A review of “Whale Rider”
by Jeanne Aufmuth
Rating: PG-13 for adult
Time: 1 hour,
pervades every frame of this beautifully constructed coming-of-age tale that catches
a one-two punch from a generous measure of feminism.
Konohi tribe of Eastern New Zealand is rich
with culture, a reality foremost in the thoughts of formidable Whangara village
chief Koro (Rawiri Paratene). When twin
grandchildren are born to Koro’s son Porourangi (Cliff Curtis), Koro assumes
that the male child is the next descendent of Paikea, the legendary ancestor
who rode into the village on the back of a fabled whale. But the baby boy dies shortly thereafter,
leaving in his wake a dead mother, a grieving father, and the girl child Pai,
named for the tribe’s venerated ancestor in a shocking break with Maori
abruptly abandons New Zealand to seek
his destiny abroad, leaving Pai (Keisha Castle-Hughes) behind in the care of
her no-nonsense grandparents. Pai’s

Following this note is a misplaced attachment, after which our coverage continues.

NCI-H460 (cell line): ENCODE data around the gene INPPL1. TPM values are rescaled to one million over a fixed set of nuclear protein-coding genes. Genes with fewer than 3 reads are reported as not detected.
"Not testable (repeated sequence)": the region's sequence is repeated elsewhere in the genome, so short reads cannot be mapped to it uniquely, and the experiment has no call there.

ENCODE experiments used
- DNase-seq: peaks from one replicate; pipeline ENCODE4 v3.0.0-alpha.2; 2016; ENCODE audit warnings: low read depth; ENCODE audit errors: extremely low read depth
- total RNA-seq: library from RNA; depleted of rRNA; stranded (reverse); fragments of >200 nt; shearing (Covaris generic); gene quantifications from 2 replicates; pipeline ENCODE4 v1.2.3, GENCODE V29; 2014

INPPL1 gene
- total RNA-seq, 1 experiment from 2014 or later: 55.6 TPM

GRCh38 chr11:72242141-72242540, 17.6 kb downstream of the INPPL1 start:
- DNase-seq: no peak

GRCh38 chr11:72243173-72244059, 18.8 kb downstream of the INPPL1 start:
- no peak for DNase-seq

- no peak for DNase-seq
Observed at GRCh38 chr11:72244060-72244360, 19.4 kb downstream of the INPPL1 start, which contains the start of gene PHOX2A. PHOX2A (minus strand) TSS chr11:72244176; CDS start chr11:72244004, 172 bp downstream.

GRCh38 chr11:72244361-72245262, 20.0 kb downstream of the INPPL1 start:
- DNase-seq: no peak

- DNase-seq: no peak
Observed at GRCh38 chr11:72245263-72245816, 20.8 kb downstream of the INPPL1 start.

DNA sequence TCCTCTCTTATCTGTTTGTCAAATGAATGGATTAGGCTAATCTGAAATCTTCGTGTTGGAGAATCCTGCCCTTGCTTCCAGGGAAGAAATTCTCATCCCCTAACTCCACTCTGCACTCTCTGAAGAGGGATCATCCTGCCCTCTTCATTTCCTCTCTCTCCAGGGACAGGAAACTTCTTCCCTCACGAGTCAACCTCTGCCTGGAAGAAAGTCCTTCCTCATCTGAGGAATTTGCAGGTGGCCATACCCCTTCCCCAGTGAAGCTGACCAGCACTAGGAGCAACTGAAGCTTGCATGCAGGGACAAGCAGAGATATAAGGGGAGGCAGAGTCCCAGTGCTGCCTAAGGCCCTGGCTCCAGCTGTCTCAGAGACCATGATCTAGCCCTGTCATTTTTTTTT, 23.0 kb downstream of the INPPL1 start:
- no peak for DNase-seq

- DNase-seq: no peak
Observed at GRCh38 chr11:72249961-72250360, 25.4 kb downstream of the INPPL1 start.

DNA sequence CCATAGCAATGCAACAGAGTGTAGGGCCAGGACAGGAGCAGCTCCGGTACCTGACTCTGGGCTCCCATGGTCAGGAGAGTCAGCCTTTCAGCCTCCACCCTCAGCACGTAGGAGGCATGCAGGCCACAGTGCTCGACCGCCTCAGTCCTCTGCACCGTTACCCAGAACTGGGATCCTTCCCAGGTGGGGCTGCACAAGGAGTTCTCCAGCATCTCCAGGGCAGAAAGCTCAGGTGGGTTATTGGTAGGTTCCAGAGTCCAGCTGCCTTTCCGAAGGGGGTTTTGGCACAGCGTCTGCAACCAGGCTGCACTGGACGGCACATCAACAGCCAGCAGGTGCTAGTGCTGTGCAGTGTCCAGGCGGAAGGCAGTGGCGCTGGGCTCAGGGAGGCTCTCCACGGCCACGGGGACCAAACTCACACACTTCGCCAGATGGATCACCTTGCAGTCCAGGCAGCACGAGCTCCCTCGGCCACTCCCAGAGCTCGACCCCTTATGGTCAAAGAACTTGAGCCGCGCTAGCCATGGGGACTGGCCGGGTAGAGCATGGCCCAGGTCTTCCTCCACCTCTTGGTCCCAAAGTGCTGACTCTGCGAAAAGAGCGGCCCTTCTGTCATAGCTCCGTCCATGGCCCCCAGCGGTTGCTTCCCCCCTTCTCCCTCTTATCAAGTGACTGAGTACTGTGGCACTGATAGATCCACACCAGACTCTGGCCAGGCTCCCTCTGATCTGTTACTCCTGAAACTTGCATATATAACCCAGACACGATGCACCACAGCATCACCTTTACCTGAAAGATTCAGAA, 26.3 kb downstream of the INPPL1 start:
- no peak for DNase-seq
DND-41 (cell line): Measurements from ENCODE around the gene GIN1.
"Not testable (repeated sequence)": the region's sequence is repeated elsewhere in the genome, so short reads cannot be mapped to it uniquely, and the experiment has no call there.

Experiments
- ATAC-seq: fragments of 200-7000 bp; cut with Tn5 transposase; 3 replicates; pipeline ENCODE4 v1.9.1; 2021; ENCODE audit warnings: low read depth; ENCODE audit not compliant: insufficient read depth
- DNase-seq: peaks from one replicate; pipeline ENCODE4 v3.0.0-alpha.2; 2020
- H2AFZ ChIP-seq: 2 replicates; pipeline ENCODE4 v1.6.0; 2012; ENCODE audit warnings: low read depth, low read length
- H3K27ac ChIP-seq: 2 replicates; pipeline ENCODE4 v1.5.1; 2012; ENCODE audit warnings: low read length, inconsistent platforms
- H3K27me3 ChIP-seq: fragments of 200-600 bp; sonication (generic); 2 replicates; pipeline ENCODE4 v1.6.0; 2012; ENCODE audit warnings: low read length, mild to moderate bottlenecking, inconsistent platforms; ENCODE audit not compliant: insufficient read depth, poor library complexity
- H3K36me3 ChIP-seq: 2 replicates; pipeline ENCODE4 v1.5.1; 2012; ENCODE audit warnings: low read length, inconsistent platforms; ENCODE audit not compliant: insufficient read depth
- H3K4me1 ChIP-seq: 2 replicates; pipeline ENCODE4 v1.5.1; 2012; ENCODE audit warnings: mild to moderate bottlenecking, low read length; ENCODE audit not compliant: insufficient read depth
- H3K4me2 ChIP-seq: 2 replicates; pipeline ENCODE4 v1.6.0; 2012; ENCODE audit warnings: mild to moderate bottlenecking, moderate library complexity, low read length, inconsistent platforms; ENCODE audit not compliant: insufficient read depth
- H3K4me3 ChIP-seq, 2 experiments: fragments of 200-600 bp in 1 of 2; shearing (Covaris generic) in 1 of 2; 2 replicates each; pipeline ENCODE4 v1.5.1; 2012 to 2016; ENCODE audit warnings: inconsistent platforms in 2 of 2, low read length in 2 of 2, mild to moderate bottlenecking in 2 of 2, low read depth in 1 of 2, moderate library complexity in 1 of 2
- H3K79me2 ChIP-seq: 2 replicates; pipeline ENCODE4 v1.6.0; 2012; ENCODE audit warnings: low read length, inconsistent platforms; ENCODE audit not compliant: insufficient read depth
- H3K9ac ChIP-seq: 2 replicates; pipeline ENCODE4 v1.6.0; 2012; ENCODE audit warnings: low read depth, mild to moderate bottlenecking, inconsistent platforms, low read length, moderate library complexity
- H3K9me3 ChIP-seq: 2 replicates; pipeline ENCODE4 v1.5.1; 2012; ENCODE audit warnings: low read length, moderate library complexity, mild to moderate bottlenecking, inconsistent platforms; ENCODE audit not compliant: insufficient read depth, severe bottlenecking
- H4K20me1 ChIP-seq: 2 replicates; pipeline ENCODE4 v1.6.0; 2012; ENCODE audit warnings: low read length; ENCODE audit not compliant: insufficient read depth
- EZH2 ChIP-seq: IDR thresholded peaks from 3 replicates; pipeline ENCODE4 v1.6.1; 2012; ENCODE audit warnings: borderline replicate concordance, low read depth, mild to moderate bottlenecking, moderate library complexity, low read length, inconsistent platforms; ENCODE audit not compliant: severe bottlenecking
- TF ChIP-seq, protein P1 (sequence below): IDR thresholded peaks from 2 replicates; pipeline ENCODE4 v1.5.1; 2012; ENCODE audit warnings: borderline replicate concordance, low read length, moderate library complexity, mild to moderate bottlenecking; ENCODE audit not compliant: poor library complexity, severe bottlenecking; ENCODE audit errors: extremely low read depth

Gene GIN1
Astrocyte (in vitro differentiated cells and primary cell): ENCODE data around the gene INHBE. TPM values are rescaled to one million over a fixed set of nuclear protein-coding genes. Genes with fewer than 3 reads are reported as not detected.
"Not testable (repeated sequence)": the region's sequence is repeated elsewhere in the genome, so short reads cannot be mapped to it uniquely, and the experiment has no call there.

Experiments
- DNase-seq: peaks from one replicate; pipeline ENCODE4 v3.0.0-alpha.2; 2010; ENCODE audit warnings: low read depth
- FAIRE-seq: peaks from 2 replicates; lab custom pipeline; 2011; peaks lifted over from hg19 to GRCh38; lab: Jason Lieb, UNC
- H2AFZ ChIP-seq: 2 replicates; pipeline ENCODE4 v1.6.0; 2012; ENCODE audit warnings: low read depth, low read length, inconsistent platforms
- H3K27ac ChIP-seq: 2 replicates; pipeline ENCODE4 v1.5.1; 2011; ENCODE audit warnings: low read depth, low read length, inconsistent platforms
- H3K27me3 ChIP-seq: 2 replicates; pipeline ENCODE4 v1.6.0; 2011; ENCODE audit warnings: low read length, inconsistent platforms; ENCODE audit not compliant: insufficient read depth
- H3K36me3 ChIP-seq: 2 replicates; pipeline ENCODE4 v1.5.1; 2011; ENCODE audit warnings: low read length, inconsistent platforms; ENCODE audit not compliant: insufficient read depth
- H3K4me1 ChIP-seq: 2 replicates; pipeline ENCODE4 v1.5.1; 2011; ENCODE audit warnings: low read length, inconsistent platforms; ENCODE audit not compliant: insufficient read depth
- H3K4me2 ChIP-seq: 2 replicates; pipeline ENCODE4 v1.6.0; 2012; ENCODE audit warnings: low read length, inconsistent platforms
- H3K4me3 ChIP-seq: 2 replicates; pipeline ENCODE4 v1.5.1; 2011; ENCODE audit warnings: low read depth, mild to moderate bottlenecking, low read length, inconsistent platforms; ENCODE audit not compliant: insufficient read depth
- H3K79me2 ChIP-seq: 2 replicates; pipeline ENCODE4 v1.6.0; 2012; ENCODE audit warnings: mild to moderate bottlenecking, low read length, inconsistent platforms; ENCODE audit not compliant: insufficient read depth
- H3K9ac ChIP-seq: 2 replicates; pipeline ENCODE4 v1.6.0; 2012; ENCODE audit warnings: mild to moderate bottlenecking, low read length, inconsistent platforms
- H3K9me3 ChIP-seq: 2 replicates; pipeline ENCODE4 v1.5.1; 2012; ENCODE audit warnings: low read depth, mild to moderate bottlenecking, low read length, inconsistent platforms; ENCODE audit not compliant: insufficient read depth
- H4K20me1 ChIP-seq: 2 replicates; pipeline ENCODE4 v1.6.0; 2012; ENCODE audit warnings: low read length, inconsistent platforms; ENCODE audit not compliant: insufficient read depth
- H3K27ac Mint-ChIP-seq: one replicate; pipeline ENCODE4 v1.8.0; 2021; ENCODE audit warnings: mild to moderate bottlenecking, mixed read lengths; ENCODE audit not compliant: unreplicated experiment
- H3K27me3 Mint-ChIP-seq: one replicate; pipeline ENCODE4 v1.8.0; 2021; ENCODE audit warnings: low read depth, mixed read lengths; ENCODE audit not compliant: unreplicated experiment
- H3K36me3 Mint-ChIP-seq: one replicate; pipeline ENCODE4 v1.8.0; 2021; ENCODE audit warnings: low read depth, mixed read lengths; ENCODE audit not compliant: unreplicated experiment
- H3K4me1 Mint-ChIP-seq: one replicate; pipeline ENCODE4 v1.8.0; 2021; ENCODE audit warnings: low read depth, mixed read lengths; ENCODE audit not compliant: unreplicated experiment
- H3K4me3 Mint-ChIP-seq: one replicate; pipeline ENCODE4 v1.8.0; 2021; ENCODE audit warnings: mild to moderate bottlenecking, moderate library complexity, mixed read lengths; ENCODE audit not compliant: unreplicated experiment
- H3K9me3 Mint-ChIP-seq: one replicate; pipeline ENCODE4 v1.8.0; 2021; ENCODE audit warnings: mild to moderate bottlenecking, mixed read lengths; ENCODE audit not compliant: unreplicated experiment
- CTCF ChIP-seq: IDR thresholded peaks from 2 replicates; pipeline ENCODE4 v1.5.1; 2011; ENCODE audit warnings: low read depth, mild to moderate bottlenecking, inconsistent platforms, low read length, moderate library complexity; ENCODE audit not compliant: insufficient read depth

strong sense of spirit and union with the ancient traditions is clouded by her
grandfather’s lingering disdain for her gender. Koro ultimately gives up the
dream of his eldest son returning to the fold, endeavoring instead to tutor the
local boys in the ancient customs while praying for a worthy successor.
the mythical legends from the sidelines when Koro declares that girls are
forbidden from entering the pantheon of leaders. Bolstered by the unconditional love of her
shrewd grandmother (Vicky Haughton as Nanny Flowers) and a sympathetic uncle,
Pai continues her indomitable quest for her grandfather’s acceptance while defying
the odds to achieve her improbable destiny.
bleak Maori cousin “Once Were Warriors”, “Whale Rider” addresses the evils of
cultural assimilation with poignant optimism. Even its most manipulative moments are
pregnant with emotion, merging fantasy and reality into a contemporary morality
The rhythms of traditional Maori are offset
by the extravagant beauty of the New
Zealand countryside -- bold and
breathtaking imagery. Castle-Hughes is a 12-year old wonder; vulnerable, direct,
and coolly in touch with her inner female.
Her unflagging spirit in the face of staggering personal hardship (and
infuriating chauvinism) resonates with eloquent inspiration.